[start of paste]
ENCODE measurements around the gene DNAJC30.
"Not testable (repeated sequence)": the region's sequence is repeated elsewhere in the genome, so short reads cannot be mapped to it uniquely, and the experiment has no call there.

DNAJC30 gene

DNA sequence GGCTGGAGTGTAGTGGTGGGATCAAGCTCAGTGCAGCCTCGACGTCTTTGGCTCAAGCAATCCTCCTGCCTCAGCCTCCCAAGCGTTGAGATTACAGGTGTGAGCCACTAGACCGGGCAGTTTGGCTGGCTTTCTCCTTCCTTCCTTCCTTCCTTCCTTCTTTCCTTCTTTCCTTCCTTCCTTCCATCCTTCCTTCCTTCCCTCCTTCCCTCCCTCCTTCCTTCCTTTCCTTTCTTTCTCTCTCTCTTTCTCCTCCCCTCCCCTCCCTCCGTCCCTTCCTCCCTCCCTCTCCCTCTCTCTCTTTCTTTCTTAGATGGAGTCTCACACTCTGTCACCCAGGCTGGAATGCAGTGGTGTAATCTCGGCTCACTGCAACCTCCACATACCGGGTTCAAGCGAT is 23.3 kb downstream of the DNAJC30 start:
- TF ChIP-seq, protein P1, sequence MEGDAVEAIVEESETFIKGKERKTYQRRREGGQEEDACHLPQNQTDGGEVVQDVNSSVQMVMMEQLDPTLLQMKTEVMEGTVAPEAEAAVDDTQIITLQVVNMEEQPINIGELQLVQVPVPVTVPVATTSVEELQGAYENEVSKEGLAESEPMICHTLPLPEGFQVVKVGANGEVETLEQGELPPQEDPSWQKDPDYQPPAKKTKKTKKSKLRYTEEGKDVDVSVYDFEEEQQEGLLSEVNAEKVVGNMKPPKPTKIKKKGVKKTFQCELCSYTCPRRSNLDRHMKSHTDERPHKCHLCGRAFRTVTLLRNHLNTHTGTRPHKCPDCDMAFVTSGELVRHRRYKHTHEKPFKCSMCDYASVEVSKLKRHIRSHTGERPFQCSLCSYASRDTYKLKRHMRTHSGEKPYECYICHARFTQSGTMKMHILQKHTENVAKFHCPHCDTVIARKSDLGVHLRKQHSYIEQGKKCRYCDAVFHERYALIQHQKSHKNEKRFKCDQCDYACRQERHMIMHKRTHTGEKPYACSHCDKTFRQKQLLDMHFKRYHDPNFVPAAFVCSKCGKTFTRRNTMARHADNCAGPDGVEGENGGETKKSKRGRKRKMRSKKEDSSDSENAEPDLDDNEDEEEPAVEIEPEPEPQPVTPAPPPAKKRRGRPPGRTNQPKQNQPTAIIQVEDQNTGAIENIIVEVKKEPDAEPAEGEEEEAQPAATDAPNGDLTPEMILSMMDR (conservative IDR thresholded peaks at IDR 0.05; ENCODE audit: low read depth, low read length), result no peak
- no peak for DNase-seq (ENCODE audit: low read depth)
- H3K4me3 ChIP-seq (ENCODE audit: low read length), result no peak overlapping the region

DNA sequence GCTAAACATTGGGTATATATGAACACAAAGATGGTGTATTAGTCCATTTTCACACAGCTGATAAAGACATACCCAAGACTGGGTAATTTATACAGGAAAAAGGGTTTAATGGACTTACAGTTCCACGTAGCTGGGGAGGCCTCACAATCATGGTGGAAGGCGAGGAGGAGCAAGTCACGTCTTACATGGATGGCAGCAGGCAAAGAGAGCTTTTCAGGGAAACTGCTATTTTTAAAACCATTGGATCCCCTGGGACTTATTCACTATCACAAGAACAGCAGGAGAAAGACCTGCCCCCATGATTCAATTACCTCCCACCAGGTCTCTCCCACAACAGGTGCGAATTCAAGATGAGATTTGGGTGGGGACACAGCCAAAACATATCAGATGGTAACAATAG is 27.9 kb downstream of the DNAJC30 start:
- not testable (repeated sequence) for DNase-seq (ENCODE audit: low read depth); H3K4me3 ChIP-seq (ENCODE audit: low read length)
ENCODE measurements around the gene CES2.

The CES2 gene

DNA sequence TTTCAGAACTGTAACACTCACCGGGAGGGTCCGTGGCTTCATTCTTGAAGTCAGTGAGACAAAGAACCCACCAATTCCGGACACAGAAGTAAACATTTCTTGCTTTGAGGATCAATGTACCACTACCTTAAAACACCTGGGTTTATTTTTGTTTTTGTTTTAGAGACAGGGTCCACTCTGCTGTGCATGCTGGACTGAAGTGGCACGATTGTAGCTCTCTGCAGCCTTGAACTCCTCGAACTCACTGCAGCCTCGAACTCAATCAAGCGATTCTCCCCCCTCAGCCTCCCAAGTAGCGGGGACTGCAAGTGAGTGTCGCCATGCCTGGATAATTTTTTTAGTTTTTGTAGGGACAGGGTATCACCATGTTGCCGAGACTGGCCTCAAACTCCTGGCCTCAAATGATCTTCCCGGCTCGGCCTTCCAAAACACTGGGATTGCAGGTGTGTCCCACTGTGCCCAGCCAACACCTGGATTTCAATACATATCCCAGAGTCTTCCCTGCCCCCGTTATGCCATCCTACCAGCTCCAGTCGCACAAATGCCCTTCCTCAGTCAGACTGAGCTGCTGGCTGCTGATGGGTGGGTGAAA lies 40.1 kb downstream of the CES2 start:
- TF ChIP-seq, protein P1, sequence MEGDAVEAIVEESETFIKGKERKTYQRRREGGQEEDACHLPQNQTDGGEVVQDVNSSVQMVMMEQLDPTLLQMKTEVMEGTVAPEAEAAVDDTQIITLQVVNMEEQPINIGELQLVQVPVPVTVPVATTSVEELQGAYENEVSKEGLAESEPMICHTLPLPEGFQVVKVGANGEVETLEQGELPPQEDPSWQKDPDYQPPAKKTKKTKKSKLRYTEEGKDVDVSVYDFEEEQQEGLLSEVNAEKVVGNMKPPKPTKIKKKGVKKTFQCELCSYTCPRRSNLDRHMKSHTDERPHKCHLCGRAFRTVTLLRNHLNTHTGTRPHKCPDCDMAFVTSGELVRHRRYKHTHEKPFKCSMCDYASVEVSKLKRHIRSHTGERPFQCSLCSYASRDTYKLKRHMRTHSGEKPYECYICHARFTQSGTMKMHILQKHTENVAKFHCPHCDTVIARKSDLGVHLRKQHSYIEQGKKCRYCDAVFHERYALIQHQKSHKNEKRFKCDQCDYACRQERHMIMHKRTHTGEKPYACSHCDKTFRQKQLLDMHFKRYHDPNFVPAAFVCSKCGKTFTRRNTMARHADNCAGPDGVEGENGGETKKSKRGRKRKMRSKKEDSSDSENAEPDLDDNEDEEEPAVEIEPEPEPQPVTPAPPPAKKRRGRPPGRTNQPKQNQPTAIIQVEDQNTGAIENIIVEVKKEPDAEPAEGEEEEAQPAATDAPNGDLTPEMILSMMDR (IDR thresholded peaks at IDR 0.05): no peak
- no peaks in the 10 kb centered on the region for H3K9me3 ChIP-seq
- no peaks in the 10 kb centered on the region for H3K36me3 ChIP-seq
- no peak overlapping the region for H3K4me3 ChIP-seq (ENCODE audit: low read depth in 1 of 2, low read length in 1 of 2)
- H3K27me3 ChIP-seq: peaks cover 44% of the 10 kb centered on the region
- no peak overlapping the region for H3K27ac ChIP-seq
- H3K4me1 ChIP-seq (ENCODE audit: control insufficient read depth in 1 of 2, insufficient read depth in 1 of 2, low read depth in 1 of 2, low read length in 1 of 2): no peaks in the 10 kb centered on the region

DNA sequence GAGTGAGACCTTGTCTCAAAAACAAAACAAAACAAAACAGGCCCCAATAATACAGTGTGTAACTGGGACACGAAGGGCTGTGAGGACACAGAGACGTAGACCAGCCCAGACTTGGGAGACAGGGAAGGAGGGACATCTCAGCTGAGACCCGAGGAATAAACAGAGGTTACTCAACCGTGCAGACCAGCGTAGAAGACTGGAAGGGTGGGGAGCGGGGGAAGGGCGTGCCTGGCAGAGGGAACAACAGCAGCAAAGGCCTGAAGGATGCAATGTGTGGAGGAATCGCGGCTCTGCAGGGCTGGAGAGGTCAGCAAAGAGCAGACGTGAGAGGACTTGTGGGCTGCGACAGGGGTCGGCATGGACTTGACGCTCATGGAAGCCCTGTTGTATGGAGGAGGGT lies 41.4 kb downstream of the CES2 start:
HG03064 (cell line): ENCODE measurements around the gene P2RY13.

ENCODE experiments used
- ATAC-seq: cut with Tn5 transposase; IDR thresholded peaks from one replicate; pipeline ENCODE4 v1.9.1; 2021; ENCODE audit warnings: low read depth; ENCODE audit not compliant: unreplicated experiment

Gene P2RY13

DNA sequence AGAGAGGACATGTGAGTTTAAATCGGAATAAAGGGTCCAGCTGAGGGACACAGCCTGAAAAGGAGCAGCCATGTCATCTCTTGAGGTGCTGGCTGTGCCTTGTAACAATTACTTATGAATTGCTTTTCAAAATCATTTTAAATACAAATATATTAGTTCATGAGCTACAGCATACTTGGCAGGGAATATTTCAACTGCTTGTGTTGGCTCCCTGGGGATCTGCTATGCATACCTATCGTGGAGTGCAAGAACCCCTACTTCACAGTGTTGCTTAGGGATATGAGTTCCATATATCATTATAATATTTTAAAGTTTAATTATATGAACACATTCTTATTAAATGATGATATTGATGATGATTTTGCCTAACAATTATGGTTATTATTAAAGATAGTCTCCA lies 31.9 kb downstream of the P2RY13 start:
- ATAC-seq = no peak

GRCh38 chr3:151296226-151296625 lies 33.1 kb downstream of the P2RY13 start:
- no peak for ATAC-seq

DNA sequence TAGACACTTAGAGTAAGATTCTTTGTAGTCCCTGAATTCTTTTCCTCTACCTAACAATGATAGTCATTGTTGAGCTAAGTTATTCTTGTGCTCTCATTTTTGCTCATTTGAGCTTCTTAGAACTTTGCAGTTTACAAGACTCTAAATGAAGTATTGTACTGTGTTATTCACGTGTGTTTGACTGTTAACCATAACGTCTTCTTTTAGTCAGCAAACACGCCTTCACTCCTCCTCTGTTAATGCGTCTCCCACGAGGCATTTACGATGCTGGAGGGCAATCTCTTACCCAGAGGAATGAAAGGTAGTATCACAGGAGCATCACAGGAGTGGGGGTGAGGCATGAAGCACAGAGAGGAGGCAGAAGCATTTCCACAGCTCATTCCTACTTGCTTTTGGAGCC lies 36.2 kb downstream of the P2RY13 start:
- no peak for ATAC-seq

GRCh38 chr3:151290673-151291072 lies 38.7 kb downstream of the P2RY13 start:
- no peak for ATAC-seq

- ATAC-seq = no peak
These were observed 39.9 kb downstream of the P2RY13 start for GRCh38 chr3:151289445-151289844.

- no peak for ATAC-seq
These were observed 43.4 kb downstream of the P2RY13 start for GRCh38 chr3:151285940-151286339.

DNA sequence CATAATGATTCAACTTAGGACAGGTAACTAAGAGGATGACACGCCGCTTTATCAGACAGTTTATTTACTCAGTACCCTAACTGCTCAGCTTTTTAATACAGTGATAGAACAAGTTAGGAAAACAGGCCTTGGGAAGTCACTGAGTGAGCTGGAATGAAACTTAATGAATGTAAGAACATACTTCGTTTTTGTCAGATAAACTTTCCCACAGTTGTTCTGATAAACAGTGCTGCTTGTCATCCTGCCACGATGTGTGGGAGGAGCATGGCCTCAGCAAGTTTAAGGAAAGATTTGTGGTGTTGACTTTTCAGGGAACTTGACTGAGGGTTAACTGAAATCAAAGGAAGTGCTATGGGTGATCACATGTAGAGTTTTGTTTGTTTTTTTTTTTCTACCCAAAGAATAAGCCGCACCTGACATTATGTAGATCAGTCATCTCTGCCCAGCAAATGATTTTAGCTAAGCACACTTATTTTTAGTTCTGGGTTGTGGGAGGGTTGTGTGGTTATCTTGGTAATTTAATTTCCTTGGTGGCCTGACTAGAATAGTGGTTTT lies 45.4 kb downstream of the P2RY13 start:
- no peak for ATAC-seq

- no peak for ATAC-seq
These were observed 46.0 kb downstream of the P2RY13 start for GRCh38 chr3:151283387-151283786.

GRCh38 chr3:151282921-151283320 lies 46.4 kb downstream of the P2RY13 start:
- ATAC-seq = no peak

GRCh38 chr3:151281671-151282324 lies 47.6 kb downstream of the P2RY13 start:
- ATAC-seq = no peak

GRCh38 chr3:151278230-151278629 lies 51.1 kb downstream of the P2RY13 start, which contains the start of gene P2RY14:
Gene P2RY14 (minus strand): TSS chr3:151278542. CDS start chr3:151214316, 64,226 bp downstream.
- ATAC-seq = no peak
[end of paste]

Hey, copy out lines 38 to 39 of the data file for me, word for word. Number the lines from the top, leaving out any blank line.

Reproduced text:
- no peak for ATAC-seq

- no peak for ATAC-seq